They also very cleverly decided to give the group teleport spell to the healer class, which had previously been a staple of the mage type classes in other games. This made it more enticing to play a healer, which as we all know is not widely viewed as one of the funner classes to play in most MMOs. The world of FFXI to this day is massive and still growing, and they still have the only other game with a good boat ride next to EQ1. On any given boat trip, a player may find his boat being attacked by giant sea monsters or even being boarded by pirates! Airships eventually become available to allow players to travel between capital cities which are otherwise a great distance apart from one another.
The way it is....
Now we find ourselves in the era of EQ2 and WoW.
EQ2 does not have a lot of fancy transportation, but honestly doesn't need it. The games overworld is designed in such a way that it is chopped up into little island worlds which personally I was not a fan of, but with all of its expansions, they have greatly fixed this problem in their newer content making the world seem very large.
WoW on the other hand has some pretty good world design as far as how its continents are layed out. For a seamless game I would have liked to see a lot less mountains walling me in superficially. The real tragedy of WoW is how their nicely crafted world has been totally destroyed and poorly utilized because of their travel system. There are griffin towers in practically every area you walk into. This makes the world seems massively smaller then it actually is. Not only does the travel make getting everywhere far too easy, but it sucks the life out of the overworld even further. Most travelers can only be seen flying above all the content and world they spent years making. Only a first time visitor to an area will usually be seen walking on the ground to get there. As a result, there is a lot of the overworld that will see almost no traffic once they are visited by first time travelers. It is a shame because WoW has a lot of zones that are very interesting an scenic, but now are simply just flown over on the way to where they are going. A zone like Thousand Needles or Ungoro Crater are classic examples of zones that have a unique and interesting atmosphere, but unfortunately will seldom be seen short of a fly over to somewhere else.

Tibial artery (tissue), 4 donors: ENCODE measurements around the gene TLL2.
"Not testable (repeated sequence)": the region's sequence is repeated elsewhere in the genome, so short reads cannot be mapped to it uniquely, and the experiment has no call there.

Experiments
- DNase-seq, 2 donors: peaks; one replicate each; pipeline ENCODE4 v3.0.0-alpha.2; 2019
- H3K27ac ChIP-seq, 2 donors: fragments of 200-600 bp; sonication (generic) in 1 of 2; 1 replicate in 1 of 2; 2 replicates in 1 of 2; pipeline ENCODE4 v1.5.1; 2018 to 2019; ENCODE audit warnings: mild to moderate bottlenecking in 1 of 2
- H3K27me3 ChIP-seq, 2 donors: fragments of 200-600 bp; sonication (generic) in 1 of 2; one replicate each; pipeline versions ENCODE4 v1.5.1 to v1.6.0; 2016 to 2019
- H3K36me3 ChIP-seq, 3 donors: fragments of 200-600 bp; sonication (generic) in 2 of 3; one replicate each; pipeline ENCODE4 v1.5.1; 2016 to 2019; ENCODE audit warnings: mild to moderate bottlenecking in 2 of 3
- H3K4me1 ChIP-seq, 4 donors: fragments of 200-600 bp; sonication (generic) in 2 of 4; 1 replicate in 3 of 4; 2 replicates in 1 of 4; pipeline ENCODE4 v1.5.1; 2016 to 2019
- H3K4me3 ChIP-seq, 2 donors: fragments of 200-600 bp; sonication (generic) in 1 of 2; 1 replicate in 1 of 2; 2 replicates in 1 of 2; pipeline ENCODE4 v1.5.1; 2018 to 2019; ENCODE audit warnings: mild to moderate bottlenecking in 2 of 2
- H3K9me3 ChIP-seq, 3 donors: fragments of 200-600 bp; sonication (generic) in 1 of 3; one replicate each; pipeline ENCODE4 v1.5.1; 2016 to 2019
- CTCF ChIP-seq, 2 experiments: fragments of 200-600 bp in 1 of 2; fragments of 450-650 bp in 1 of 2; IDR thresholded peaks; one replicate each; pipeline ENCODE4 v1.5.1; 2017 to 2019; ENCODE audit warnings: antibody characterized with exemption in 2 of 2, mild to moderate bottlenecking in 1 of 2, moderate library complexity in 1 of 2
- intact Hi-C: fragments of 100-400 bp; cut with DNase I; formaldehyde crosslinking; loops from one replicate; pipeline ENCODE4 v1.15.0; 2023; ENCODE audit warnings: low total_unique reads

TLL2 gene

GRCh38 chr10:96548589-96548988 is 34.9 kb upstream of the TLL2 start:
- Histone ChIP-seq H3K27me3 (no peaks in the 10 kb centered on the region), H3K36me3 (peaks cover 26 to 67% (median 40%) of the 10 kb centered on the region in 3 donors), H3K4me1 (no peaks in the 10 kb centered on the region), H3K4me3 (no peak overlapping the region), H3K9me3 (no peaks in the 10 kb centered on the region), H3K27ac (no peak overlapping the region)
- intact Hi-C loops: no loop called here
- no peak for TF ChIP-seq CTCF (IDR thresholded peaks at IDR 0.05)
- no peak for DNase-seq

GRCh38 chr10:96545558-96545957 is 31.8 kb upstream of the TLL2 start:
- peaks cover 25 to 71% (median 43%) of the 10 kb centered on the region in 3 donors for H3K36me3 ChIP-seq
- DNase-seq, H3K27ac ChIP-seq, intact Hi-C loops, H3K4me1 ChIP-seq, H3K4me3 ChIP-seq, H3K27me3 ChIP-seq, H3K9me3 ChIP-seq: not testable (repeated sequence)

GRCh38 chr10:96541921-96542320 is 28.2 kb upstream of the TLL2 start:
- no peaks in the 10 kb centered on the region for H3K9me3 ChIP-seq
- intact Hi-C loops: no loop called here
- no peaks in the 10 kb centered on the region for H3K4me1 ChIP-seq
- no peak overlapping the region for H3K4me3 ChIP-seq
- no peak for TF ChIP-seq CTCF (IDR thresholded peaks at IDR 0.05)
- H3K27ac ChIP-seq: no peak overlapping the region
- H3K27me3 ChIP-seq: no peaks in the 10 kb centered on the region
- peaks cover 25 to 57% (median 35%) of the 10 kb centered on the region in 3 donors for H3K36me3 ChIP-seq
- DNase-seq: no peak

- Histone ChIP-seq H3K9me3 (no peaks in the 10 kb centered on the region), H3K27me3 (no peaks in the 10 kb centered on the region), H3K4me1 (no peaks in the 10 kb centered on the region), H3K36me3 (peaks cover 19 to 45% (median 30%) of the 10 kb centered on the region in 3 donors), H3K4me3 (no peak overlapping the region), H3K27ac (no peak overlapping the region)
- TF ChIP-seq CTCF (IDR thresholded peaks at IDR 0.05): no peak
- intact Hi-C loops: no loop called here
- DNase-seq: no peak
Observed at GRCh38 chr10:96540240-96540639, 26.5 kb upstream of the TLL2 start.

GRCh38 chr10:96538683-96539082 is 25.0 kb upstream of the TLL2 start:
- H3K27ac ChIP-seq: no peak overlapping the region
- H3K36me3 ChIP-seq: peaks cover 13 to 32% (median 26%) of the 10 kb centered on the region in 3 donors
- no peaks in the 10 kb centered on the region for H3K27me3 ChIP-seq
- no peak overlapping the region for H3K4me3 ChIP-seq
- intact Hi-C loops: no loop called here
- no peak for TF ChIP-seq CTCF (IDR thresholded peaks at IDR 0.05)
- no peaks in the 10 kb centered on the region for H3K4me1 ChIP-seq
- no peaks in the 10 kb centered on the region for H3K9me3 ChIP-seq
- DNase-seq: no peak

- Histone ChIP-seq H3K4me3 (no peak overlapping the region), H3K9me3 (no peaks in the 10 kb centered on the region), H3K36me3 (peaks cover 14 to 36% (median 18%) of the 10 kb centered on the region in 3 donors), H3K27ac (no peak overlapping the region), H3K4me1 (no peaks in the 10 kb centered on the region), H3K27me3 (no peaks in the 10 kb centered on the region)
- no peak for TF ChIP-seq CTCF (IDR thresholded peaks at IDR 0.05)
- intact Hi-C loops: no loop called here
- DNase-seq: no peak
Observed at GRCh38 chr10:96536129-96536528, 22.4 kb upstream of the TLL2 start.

The way it should be...
I seriously have to wonder if the world builders making these worlds have any say in how travel will be in these games. I would be furious as a world builder if I spent months building up areas of the world with magnificent scenery only to be bitch-slapped by some whiny ass Dev who think that players should be able to get everywhere instantly totally bypassing and ignoring the entire world. The journey is half of the adventure, so please stop trying to take it away from us.
Sure there will be whining bitches who will cry on how they had to sail on a boat for 5 minutes to reach another continent, but hey, its another freaking continent! If we didn't have air travel in real life, and you were going to sail to Europe from America, its going to take some time. I understand that nobody wants to spend a day on a boat and I don't expect anyone to make it that way, but there needs to be a middle ground where we as the adventurers still get to experience the journey. As a developer you need to ask yourself if you are willing to compromise your entire world and the scale of your game because some whiner can't handle the trip. These are the same little kids who sit in the car asking "Are we there yet?!" on your road trips. They deserve the same smack in teeth now as they did then.
The size of the world in eyes of the gamers is not the actual size of the world as made by world designers. The size of the world is based on our perception of how big it seems with the forms of travel. The larger the world APPEARS to be, the more exploring we will do, the longer the game will hold our interest, and the more money we will pay you because you will have earned it by providing us with a truly epic high fantasy world they we wanted.
Co-Leader of Inquisition